Sea turtle rehabilitation success increases with body size and differs among species

  • Published source details Baker L., Edwards W. & Pike D.A. (2015) Sea turtle rehabilitation success increases with body size and differs among species. Endangered Species Research, 29, 13-21.


This study is summarised as evidence for the following.

Action Category

Rehabilitate and release injured or accidentally caught individuals: Sea turtles

Action Link
Reptile Conservation
  1. Rehabilitate and release injured or accidentally caught individuals: Sea turtles

    A study in 1986–2004 along the coast in Florida, USA (Baker et al. 2015) found that of sea turtles found live-stranded and taken for rehabilitation, just over one third survived and were released back into the wild, and more time in rehabilitation improved the chances of turtles surviving to be released. In total, 626 (37%) sea turtles survived rehabilitation and were released back into the wild, 1,047 (62%) died in rehabilitation and 27 (2%) survived but were kept in captivity. More time spent in rehabilitation increased the likelihood of turtles surviving and being released (data presented as statistical model outputs). Most deaths occurred within a few weeks of rehabilitation and successful rehabilitation took from several months to >3 years. Loggerhead turtles Caretta caretta were most likely to survive rehabilitation, followed by kemp’s ridley turtles Lepidochelys kempii, and green turtles Chelonia mydas had the lowest chance of survival (data presented as statistical model outputs). In 1986–2004, a total of 2,462 live-stranded sea turtles were taken into rehabilitation, of which 1,700 individuals had known outcomes and statistical modelling could be carried out using data from 392 individuals. Rehabilitated species included green, loggerhead, kemp’s ridley, hawksbill Eretmochelys imbricata, leatherback Dermochelys coriacea and olive ridley Lepidochelys olivacea sea turtles. Turtles were all found live-stranded along the Florida coast.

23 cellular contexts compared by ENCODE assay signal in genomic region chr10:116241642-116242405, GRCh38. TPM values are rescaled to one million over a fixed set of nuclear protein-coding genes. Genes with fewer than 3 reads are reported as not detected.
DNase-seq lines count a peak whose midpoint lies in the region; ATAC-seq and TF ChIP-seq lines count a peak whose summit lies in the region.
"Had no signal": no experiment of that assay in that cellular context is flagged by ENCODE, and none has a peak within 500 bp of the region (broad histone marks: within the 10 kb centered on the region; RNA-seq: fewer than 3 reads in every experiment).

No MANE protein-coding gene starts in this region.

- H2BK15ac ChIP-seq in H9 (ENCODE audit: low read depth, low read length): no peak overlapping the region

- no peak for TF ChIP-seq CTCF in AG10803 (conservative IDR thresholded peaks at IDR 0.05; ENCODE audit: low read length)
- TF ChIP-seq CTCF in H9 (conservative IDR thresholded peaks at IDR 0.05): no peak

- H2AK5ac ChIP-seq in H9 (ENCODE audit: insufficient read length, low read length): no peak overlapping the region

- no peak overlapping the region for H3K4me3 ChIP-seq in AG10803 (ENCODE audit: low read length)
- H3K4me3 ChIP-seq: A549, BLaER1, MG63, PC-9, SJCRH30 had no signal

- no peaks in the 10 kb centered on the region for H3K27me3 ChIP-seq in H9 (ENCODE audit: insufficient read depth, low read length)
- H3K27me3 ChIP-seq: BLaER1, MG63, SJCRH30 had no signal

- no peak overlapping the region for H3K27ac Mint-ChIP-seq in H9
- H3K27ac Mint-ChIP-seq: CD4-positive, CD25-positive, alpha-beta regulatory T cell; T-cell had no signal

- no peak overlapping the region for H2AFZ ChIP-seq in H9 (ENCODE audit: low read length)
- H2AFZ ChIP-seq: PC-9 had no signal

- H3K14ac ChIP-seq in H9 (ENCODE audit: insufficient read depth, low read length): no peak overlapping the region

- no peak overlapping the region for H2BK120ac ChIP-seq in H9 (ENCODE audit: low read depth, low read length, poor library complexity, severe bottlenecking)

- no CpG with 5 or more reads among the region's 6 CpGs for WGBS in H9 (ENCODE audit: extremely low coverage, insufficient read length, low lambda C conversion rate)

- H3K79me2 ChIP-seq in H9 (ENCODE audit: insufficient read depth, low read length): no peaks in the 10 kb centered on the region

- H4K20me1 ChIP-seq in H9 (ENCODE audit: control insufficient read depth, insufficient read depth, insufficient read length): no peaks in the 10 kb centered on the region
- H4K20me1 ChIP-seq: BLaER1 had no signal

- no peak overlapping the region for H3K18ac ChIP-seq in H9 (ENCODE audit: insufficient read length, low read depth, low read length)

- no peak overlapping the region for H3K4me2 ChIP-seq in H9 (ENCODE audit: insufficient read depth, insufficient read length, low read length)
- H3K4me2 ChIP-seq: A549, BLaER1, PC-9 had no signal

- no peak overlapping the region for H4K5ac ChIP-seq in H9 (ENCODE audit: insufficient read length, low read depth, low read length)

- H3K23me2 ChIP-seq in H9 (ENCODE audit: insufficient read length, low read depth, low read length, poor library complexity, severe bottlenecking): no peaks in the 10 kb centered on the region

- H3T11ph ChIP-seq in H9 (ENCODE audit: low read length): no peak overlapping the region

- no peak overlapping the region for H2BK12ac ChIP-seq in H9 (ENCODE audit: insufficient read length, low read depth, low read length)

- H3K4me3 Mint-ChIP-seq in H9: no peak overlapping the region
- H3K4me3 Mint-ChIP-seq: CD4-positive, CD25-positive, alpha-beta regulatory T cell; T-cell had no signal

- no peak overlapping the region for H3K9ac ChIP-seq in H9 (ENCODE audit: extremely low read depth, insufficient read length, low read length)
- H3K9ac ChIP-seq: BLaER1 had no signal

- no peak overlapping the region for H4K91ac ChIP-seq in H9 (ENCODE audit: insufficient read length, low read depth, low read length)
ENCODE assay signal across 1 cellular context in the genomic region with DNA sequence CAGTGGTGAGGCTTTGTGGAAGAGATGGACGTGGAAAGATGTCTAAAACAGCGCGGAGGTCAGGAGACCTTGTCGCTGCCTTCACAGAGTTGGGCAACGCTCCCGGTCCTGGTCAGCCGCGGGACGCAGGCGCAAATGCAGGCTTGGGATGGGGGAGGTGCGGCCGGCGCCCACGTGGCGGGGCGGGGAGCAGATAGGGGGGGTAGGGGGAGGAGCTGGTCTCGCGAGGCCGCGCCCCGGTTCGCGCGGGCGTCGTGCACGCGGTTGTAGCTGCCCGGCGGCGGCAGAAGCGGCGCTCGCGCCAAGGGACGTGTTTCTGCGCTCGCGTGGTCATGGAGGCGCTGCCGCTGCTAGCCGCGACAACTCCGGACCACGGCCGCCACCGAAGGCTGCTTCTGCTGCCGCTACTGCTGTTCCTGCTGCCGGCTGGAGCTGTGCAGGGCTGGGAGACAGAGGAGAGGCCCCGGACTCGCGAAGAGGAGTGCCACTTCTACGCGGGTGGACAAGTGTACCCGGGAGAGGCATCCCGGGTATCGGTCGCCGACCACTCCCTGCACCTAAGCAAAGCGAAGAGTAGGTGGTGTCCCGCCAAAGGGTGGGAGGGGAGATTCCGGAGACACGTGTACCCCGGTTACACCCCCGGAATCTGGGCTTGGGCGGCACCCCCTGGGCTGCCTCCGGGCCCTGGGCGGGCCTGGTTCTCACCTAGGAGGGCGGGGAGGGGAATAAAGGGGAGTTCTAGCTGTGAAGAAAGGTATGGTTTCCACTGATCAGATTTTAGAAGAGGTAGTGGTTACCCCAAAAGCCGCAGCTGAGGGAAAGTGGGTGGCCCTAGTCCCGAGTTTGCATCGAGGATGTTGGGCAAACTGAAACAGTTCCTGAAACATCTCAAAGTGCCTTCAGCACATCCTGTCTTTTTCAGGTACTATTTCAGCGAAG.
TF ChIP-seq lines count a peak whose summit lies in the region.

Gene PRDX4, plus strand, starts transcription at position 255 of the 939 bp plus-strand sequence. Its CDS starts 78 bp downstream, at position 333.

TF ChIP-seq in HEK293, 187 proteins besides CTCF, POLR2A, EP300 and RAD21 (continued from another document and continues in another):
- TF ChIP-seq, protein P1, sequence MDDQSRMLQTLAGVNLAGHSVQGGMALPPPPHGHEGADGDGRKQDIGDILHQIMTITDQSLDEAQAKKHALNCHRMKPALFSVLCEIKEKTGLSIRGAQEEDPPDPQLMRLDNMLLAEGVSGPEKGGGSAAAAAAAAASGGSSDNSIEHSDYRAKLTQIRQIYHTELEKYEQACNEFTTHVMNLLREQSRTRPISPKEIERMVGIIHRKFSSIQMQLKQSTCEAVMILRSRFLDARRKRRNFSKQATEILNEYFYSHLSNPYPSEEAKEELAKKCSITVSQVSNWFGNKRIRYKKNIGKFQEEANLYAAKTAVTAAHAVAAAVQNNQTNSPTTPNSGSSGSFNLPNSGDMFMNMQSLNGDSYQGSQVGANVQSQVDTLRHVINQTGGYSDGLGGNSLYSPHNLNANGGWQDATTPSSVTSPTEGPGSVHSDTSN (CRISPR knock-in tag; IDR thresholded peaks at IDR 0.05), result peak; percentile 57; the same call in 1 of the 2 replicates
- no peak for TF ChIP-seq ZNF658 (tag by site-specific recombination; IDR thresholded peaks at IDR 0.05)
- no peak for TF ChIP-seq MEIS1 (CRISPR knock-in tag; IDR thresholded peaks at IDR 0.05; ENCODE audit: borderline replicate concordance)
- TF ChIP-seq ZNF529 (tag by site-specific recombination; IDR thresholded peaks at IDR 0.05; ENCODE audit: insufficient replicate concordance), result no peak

(Summarised by: Katie Sainsbury)

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